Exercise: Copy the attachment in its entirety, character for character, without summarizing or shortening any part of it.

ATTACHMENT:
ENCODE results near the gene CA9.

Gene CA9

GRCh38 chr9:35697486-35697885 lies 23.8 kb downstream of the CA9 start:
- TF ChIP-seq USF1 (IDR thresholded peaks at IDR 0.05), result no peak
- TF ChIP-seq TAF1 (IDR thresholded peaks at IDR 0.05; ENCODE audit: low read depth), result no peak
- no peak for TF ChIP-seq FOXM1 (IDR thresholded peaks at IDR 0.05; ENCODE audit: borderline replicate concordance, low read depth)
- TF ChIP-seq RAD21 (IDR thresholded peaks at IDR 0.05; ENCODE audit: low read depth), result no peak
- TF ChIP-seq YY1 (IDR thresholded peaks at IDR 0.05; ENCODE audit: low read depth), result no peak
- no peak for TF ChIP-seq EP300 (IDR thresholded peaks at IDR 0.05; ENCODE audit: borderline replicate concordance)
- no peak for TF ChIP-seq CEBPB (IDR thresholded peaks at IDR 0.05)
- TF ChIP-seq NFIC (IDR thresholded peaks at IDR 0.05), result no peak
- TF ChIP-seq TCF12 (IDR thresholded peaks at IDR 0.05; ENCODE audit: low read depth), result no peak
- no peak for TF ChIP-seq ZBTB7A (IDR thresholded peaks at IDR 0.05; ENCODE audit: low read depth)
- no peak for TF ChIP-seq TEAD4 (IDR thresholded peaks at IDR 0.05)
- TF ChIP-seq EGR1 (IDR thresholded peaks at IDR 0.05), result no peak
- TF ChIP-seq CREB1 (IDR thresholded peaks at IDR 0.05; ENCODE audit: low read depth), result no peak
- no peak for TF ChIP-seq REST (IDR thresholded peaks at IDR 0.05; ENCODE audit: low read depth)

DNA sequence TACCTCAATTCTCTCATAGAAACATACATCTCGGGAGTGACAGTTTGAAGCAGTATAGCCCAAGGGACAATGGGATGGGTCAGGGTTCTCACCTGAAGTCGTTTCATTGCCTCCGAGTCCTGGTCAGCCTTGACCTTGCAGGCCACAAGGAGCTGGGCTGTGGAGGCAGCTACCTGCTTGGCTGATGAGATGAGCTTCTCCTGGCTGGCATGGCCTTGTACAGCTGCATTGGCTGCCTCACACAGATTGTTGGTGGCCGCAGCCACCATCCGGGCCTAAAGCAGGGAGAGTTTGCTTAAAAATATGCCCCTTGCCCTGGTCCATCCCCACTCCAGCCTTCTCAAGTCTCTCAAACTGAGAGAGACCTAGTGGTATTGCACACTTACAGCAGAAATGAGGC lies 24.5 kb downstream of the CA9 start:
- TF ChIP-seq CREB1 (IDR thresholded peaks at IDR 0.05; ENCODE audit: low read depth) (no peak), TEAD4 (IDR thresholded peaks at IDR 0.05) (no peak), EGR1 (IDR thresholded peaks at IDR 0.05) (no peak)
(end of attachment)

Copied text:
ENCODE results near the gene CA9.

Gene CA9

GRCh38 chr9:35697486-35697885 lies 23.8 kb downstream of the CA9 start:
- TF ChIP-seq USF1 (IDR thresholded peaks at IDR 0.05), result no peak
- TF ChIP-seq TAF1 (IDR thresholded peaks at IDR 0.05; ENCODE audit: low read depth), result no peak
- no peak for TF ChIP-seq FOXM1 (IDR thresholded peaks at IDR 0.05; ENCODE audit: borderline replicate concordance, low read depth)
- TF ChIP-seq RAD21 (IDR thresholded peaks at IDR 0.05; ENCODE audit: low read depth), result no peak
- TF ChIP-seq YY1 (IDR thresholded peaks at IDR 0.05; ENCODE audit: low read depth), result no peak
- no peak for TF ChIP-seq EP300 (IDR thresholded peaks at IDR 0.05; ENCODE audit: borderline replicate concordance)
- no peak for TF ChIP-seq CEBPB (IDR thresholded peaks at IDR 0.05)
- TF ChIP-seq NFIC (IDR thresholded peaks at IDR 0.05), result no peak
- TF ChIP-seq TCF12 (IDR thresholded peaks at IDR 0.05; ENCODE audit: low read depth), result no peak
- no peak for TF ChIP-seq ZBTB7A (IDR thresholded peaks at IDR 0.05; ENCODE audit: low read depth)
- no peak for TF ChIP-seq TEAD4 (IDR thresholded peaks at IDR 0.05)
- TF ChIP-seq EGR1 (IDR thresholded peaks at IDR 0.05), result no peak
- TF ChIP-seq CREB1 (IDR thresholded peaks at IDR 0.05; ENCODE audit: low read depth), result no peak
- no peak for TF ChIP-seq REST (IDR thresholded peaks at IDR 0.05; ENCODE audit: low read depth)

DNA sequence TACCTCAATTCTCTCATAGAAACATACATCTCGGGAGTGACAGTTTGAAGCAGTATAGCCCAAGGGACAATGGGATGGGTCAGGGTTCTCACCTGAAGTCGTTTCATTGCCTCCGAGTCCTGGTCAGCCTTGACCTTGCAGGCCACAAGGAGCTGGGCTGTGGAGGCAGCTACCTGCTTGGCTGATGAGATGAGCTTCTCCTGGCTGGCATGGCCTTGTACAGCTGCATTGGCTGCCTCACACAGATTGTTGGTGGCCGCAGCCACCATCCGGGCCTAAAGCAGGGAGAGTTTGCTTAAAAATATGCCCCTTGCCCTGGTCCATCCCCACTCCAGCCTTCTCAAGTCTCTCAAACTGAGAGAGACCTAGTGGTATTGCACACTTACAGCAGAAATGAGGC lies 24.5 kb downstream of the CA9 start:
- TF ChIP-seq CREB1 (IDR thresholded peaks at IDR 0.05; ENCODE audit: low read depth) (no peak), TEAD4 (IDR thresholded peaks at IDR 0.05) (no peak), EGR1 (IDR thresholded peaks at IDR 0.05) (no peak)